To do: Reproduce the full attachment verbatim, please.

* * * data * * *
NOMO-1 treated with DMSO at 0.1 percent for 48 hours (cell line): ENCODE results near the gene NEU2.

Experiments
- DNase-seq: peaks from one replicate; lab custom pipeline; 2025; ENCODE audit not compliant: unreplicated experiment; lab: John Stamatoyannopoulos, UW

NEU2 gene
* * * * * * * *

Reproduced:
NOMO-1 treated with DMSO at 0.1 percent for 48 hours (cell line): ENCODE results near the gene NEU2.

Experiments
- DNase-seq: peaks from one replicate; lab custom pipeline; 2025; ENCODE audit not compliant: unreplicated experiment; lab: John Stamatoyannopoulos, UW

NEU2 gene